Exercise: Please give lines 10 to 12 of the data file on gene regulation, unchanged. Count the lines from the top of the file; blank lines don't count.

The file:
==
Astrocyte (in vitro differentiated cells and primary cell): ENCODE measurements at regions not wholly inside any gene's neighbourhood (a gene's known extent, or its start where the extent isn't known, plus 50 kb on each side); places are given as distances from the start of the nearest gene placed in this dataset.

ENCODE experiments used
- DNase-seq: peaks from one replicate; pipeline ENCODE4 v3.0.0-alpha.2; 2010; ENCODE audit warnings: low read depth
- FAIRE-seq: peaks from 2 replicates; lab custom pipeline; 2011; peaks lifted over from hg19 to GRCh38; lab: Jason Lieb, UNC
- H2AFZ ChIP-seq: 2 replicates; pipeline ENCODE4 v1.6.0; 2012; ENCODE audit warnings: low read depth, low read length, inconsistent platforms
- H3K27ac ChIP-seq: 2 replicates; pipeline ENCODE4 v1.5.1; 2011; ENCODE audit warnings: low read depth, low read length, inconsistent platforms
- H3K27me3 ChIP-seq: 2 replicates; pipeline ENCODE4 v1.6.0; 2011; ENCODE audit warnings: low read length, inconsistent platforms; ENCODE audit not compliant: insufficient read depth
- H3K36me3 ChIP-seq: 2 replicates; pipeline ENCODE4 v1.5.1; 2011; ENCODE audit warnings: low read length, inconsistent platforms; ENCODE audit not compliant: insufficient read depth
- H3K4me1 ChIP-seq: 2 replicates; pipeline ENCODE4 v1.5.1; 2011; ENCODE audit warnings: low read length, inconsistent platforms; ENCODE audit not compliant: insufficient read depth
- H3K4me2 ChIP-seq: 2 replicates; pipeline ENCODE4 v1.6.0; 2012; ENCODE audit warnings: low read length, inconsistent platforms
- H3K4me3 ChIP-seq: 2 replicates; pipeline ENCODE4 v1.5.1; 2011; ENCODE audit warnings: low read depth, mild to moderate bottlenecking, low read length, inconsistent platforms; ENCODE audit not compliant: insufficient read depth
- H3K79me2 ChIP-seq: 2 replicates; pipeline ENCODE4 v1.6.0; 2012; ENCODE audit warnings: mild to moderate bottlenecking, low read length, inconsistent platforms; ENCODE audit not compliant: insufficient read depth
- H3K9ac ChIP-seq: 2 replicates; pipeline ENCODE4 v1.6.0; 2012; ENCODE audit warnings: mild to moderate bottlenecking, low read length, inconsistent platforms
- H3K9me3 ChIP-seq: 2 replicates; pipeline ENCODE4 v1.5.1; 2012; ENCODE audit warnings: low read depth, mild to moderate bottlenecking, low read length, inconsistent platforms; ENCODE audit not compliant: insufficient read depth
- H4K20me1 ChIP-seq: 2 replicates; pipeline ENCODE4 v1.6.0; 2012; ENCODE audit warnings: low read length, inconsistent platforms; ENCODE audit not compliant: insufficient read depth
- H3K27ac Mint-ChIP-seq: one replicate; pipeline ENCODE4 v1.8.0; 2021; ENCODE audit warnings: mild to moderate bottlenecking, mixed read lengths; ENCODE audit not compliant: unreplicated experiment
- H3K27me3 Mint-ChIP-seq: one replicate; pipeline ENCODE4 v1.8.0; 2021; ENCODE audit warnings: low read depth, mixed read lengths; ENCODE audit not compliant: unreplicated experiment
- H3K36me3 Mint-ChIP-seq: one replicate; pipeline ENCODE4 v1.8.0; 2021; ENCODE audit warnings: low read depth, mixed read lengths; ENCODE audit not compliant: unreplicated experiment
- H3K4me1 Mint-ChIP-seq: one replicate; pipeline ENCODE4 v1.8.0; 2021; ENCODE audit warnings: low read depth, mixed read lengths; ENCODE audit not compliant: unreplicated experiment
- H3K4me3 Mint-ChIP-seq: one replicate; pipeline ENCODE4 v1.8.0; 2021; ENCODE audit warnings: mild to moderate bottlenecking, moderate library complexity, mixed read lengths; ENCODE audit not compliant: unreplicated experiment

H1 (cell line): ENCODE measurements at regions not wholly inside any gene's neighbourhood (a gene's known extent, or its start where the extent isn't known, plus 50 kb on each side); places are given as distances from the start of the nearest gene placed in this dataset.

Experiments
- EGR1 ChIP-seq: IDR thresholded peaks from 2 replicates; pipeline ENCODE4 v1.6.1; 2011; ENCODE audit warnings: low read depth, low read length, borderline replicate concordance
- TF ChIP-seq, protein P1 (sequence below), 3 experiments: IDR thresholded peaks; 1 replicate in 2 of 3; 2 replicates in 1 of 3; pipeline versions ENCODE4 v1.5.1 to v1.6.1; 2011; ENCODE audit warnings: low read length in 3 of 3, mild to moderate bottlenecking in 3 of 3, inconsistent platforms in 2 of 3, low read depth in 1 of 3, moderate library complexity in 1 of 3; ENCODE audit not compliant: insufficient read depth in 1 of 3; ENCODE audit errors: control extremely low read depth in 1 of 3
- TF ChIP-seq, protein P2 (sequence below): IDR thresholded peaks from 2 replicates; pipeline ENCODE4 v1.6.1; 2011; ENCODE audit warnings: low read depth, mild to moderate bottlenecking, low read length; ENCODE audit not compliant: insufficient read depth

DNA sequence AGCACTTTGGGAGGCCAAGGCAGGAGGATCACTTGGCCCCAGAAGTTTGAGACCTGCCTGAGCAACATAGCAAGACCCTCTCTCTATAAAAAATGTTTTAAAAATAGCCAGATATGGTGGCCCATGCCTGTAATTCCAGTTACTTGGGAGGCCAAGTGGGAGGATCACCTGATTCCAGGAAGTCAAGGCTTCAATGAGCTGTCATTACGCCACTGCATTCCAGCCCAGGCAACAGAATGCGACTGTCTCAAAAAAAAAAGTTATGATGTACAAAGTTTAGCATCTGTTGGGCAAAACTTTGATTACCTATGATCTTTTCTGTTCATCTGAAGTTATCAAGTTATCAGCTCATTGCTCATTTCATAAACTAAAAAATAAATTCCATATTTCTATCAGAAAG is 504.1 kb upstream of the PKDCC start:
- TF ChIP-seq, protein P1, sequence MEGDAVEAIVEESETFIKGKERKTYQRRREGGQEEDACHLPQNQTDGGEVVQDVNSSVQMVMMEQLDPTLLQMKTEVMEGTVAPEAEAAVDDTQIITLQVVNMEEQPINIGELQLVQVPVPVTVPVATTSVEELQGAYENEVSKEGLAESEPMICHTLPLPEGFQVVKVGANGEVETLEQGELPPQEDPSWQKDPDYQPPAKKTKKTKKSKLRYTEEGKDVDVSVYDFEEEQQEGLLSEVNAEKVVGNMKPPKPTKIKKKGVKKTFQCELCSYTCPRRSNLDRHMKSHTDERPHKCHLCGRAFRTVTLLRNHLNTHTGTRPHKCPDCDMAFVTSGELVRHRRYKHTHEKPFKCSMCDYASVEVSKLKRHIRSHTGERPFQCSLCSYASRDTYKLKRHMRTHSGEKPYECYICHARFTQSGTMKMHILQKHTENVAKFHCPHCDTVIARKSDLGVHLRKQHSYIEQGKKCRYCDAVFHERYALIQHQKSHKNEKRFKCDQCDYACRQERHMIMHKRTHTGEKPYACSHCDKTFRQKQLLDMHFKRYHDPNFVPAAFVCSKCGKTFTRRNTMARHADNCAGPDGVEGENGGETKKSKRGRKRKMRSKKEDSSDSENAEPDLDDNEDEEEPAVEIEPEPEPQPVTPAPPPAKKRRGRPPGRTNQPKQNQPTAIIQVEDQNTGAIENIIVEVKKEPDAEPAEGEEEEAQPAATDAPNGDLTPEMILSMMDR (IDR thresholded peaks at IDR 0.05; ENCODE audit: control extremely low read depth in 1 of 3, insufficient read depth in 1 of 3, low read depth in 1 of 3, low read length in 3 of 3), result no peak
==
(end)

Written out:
- H3K4me2 ChIP-seq: 2 replicates; pipeline ENCODE4 v1.6.0; 2012; ENCODE audit warnings: low read length, inconsistent platforms
- H3K4me3 ChIP-seq: 2 replicates; pipeline ENCODE4 v1.5.1; 2011; ENCODE audit warnings: low read depth, mild to moderate bottlenecking, low read length, inconsistent platforms; ENCODE audit not compliant: insufficient read depth
- H3K79me2 ChIP-seq: 2 replicates; pipeline ENCODE4 v1.6.0; 2012; ENCODE audit warnings: mild to moderate bottlenecking, low read length, inconsistent platforms; ENCODE audit not compliant: insufficient read depth